The use of Attitude and Heading Reference Systems (AHRS) for orientation estimation is now common practice in a wide range of applications, e.g., robotics and human motion tracking, aerial vehicles and aerospace, gaming and virtual reality, indoor pedestrian navigation and maritime navigation. The integration of the high-rate measurements can provide very accurate estimates, but these can suffer from errors accumulation due to the sensors drift over longer time scales. To overcome this issue, inertial sensors are typically combined with additional sensors and techniques. As an example, camera-based solutions have drawn a large attention by the community, thanks to their low-costs and easy hardware setup; moreover, impressive results have been demonstrated in the context of Deep Learning. This work presents the preliminary results obtained by DOES, a supportive Deep Learning method specifically designed for maritime navigation, which aims at improving the roll and pitch estimations obtained by common AHRS. DOES recovers these estimations through the analysis of the frames acquired by a low-cost camera pointing the horizon at sea. The training has been performed on the novel ROPIS dataset, presented in the context of this work, acquired using the FrameWO application developed for the scope. Promising results encourage to test other network backbones and to further expand the dataset, improving the accuracy of the results and the range of applications of the method as a valid support to visual-based odometry techniques.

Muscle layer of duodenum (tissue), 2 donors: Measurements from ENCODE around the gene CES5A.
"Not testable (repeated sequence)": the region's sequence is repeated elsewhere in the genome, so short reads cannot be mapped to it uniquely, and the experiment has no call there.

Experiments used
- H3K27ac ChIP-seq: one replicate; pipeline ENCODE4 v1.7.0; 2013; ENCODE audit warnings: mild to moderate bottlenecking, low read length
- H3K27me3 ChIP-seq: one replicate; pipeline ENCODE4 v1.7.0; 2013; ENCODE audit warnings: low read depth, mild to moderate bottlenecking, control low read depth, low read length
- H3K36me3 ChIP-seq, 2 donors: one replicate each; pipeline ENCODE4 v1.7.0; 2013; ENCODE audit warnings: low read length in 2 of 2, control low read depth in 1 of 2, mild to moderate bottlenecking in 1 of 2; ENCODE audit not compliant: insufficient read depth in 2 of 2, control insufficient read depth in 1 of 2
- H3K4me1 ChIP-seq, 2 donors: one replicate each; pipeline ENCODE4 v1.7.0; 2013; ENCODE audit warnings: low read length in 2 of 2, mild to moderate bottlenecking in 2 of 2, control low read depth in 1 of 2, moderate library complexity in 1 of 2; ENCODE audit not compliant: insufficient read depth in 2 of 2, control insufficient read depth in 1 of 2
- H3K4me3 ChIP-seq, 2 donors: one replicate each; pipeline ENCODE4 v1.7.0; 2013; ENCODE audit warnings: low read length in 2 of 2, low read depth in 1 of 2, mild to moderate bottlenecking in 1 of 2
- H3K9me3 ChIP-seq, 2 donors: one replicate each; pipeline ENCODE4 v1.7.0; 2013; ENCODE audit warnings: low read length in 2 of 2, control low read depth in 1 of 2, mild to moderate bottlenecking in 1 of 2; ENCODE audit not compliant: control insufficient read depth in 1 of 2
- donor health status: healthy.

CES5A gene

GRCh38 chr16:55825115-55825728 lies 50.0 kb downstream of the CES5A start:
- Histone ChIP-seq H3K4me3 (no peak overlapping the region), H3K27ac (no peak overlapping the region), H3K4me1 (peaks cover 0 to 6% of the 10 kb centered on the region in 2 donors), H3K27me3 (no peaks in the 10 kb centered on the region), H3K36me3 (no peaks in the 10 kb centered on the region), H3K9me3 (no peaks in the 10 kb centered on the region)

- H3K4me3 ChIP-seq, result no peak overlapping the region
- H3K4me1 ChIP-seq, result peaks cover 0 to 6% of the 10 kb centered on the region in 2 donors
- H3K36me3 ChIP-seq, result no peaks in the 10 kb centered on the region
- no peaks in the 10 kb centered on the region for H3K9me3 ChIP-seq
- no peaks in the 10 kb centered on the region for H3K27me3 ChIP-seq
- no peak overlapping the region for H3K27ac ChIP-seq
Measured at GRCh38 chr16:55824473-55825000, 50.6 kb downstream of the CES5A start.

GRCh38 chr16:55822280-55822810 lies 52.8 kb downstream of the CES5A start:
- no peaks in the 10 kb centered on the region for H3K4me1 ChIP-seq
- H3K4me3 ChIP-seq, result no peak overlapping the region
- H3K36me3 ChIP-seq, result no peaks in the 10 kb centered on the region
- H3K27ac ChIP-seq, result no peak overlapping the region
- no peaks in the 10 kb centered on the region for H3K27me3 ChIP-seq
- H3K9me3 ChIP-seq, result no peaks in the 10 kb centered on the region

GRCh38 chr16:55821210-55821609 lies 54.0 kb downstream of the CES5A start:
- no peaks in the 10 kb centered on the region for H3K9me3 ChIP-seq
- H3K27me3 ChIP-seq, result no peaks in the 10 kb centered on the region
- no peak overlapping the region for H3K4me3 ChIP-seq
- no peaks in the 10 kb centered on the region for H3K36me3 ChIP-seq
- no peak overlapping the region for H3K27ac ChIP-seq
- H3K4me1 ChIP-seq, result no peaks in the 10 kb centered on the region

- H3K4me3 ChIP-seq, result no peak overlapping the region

DOES: A Deep Learning-based approach to estimate roll and pitch at sea

Di Ciaccio F.;Troisi S.
2022-01-01

Abstract

The use of Attitude and Heading Reference Systems (AHRS) for orientation estimation is now common practice in a wide range of applications, e.g., robotics and human motion tracking, aerial vehicles and aerospace, gaming and virtual reality, indoor pedestrian navigation and maritime navigation. The integration of the high-rate measurements can provide very accurate estimates, but these can suffer from errors accumulation due to the sensors drift over longer time scales. To overcome this issue, inertial sensors are typically combined with additional sensors and techniques. As an example, camera-based solutions have drawn a large attention by the community, thanks to their low-costs and easy hardware setup; moreover, impressive results have been demonstrated in the context of Deep Learning. This work presents the preliminary results obtained by DOES, a supportive Deep Learning method specifically designed for maritime navigation, which aims at improving the roll and pitch estimations obtained by common AHRS. DOES recovers these estimations through the analysis of the frames acquired by a low-cost camera pointing the horizon at sea. The training has been performed on the novel ROPIS dataset, presented in the context of this work, acquired using the FrameWO application developed for the scope. Promising results encourage to test other network backbones and to further expand the dataset, improving the accuracy of the results and the range of applications of the method as a valid support to visual-based odometry techniques.
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Utilizza questo identificativo per citare o creare un link a questo documento: https://hdl.handle.net/11367/103194
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